The traditional route of conducting trademark litigation before the English High Court can be an expensive exercise, involving a significant amount of resource from internal and external lawyers, as well as third-party agencies such as survey companies. In addition to a party’s own costs, there is the potential financial risk from the High Court rules, which dictate that the ‘loser pays the winner’s costs’. While the High Court is undoubtedly an excellent forum for many disputes, these factors have in the past deterred some trademark owners from protecting the investment in their brands by seeking to enforce their rights in the UK. But times are changing. The recently reformed Patents County Court, which aims to provide a relatively quick and lower-cost forum for smaller IP cases, now represents an attractive alternative for some brand owners. Mediation has also been under the spotlight, with the recent implementation of the European Mediation Directive.
The International Who’s Who of Trademark Lawyers has brought together four of the leading practitioners in the world to discuss key issues facing lawyers today
New Zealand is preparing itself to host the Rugby World Cup in 2011 (RWC 2011). As with all major events, ambush marketing and counterfeiting are issues for official sponsors and brand owners to contend with. These issues are discussed below, followed by an update on New Zealand’s trademarks legislation and the move to “green” branding.
With the benefit of over 15 years of research and tens of thousands of votes from clients and private practitioners, Who’s Who Legal takes a closer look at developing trends in the trademark legal marketplace worldwide.
In this section we anlayse the findings of our research in greater depth to identify the firms and practitioners who stand out worldwide.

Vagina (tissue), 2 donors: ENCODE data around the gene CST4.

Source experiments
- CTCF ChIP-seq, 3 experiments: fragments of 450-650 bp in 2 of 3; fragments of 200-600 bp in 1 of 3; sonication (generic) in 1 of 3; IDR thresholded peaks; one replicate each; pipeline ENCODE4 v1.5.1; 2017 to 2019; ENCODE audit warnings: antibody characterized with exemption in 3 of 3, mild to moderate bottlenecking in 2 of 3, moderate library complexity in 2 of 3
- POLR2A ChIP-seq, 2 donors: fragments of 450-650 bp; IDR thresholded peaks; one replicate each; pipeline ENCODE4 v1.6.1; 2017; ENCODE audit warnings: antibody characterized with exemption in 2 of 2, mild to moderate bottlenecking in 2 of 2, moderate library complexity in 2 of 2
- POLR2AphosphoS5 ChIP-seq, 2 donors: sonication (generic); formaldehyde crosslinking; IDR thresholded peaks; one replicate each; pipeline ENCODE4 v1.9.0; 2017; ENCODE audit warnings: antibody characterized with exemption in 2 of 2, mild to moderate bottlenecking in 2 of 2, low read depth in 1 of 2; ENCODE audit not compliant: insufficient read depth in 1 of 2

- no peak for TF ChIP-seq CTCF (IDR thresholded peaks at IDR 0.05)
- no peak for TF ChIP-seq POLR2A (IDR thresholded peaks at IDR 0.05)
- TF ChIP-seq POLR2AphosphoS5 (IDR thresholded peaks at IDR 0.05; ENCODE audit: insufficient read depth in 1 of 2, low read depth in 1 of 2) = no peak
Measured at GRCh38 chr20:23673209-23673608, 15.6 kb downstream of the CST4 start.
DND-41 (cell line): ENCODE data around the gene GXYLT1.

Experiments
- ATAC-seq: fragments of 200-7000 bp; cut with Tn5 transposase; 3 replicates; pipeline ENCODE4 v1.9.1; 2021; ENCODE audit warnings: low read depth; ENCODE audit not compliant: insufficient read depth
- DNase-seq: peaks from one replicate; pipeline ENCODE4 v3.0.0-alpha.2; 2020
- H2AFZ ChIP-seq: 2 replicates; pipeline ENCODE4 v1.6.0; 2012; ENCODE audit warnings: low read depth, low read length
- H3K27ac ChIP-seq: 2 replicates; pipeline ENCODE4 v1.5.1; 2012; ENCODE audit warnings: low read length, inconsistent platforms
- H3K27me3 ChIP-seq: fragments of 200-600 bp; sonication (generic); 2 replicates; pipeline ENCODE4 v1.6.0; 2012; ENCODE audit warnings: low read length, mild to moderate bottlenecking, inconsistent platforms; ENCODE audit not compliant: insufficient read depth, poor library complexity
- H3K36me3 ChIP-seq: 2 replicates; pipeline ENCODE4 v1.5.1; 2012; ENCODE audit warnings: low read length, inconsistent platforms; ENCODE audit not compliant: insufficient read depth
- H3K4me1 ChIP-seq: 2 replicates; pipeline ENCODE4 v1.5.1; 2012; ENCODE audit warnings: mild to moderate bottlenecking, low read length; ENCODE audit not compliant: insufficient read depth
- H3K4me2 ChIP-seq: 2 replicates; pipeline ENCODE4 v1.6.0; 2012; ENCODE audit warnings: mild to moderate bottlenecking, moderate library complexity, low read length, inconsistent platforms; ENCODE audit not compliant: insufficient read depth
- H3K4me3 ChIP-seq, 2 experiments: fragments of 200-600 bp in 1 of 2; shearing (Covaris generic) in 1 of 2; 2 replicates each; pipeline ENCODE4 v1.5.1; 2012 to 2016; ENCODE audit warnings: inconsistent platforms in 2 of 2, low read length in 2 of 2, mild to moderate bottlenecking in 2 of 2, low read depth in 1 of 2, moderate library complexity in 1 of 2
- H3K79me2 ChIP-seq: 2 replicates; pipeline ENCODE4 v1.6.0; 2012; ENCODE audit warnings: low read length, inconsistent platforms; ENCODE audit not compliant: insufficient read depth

With the benefit of over 14 years of research and tens of thousands of votes from clients and private practitioners, Who’s Who Legal takes a closer look at developing trends in the trademark legal marketplace worldwide.
We identify 572 of the best trademark lawyers across 70 jurisdictions. The most highly regarded individuals and leaders in the field are highlighted here.
Recent high-profile cases such as L’Oréal v Bellure and Daimler v Sany and the litigation over the right of Google’s Adwords to use trademarks as keywords in searches prove that trademark holders are still willing to protect marks and bring infringement cases despite the current economic climate.
Several firms are represented in multiple jurisdictions. Bird & Bird LLP fields an impressive 12 practitioners in eight jurisdictions across Europe and Asia.
Despite the tough economic environment, which has resulted in a string of law firm mergers and department lateral hires, California trademarks firms are performing well. Our interviewees put this down to the continuing buoyancy of the IP market, especially in the areas of internet and medical trademarks work. An increase in activity is also noted in the IP fraud area - lawyers are increasingly busy working out strategies to avoid litigation in this area, according to sources. Forty-nine lawyers appear in this chapter, making it one of the largest in the edition - another indication of the continuing demand for IP counsel.
The vigorous Texas trademarks Bar contains full service and boutique firms in equal measure.
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Nominees have been selected based upon comprehensive, independent survey work with both general counsel and private practice lawyers worldwide. Only specialists who have met independent international research criteria are listed.